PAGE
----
_______________________________

Short-Term Incentives. The Company maintains the Shiloh Industries, Inc. Senior Management Bonus Plan (the “Bonus Plan”) to provide its executive officers with annual cash incentives for superior performance. The Bonus Plan, which was reapproved by the stockholders of the Company in 2010, is administered by the Compensation Committee and entitles named executive officers to be paid a cash bonus based upon the attainment of certain performance criteria established annually by the Compensation Committee.
 
For fiscal 2010, the Company, anticipating that any economic recovery would be a slow and difficult process, did not establish performance targets, and no cash bonuses were awarded under the Bonus Plan for fiscal 2010.

For fiscal 2011, the Compensation Committee established performance goals based on the Company's earnings before interest, taxes, depreciation and amortization ("EBITDA"), entitling the executive officers to be paid a bonus based upon varying percentages of their respective base salaries and the level of achievement of EBITDA in relation to the target established by the Compensation Committee. Furthermore, the Committee established the target bonus for Mr. Zampetis at 90% of his base salary and for Messrs. Parente and Dugan at 65% of their respective salaries.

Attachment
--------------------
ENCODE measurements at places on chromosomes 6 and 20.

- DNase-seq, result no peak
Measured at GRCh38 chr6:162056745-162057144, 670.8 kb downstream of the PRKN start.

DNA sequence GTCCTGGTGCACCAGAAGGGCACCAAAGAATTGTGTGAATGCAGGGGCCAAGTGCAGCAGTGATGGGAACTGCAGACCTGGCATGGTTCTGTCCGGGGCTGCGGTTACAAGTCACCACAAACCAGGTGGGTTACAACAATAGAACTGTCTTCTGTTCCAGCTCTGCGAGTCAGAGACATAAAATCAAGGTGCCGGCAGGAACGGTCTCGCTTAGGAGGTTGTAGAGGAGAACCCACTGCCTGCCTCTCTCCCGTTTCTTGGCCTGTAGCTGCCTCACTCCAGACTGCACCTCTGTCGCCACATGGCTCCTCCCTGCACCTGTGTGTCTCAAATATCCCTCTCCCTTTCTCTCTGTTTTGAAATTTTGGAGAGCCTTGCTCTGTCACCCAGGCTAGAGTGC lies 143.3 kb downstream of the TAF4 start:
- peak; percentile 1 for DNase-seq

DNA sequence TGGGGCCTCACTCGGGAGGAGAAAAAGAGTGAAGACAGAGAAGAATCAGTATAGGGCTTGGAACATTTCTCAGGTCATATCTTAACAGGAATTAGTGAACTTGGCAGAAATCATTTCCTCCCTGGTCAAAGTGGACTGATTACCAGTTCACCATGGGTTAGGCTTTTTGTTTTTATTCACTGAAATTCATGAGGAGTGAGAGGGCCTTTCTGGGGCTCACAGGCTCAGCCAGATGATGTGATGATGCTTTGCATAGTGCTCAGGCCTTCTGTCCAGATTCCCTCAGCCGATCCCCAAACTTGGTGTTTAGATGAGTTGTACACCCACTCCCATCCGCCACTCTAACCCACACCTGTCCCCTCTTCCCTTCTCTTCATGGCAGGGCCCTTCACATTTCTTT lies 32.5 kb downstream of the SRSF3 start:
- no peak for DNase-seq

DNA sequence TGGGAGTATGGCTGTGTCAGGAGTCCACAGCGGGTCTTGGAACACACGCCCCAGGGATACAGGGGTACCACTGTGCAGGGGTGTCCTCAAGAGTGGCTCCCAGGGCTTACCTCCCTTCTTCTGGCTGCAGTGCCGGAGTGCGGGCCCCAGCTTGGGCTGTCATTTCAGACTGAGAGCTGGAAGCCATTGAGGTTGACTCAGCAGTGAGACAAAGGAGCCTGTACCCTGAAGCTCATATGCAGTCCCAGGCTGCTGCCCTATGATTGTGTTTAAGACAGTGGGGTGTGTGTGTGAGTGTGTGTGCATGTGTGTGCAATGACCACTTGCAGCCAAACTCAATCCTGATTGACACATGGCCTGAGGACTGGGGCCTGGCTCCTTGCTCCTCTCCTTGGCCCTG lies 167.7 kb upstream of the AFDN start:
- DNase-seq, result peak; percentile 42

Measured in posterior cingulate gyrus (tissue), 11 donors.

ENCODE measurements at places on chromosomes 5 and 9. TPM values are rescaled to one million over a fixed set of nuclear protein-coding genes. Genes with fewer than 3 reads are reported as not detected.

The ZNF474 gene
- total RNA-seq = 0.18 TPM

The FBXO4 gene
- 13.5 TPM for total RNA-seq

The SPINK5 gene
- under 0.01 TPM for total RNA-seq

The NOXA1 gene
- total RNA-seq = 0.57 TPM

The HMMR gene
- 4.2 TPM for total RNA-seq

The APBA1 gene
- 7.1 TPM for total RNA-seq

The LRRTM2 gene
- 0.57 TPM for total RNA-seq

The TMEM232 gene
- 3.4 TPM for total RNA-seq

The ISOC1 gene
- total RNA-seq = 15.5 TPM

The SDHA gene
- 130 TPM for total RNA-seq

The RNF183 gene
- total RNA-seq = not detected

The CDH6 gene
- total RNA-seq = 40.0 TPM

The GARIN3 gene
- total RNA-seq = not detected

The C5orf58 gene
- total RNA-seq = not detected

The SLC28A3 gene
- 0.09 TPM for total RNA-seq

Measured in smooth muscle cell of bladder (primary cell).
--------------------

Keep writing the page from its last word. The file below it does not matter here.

13



Generally, for each percent that the Company's EBITDA exceeded the EBITDA target of $41.6 million for fiscal 2011, the executive's bonus would be increased by the corresponding percentage above their target bonus. For each percentage the Company's EBITDA was less than the target, the executive's bonus would be reduced by two times the percentage. If the Company's EBITDA was less than 75% of the target, no bonus would be earned.

For fiscal 2011, the Company attained 90.7% of the established EBITDA performance of the $41.6 million. The aggregate cash bonuses awarded under the Senior Management Bonus Plan was $719,484. The awards earned under the Senior Management Bonus Plan in fiscal 2011 were paid to the Named Executive Officers in the first quarter of fiscal 2012.
 
Long-Term Incentives. Long-term incentives consisting of stock options are intended to motivate executives to make and execute plans that improve stockholder value over the long-term. The Committee believes that equity-based awards align executives’ interests with those of shareholders by reinforcing the risk of ownership and the importance of providing competitive long-term, total returns to shareholders. Such awards are granted under the 1993 Key Employee Stock Incentive Plan, and awards are generally based on the recipient’s position within the Company and other personal performance factors. The Committee generally grants stock option awards annually. After the end of the fiscal year, the Committee assesses the financial performance of the Company, reviews the performance evaluations of each executive officer, and considers Mr. Zampetis’s recommendations for stock option awards and grants the appropriate awards. During fiscal year 2011, the named executive officers received the following option awards: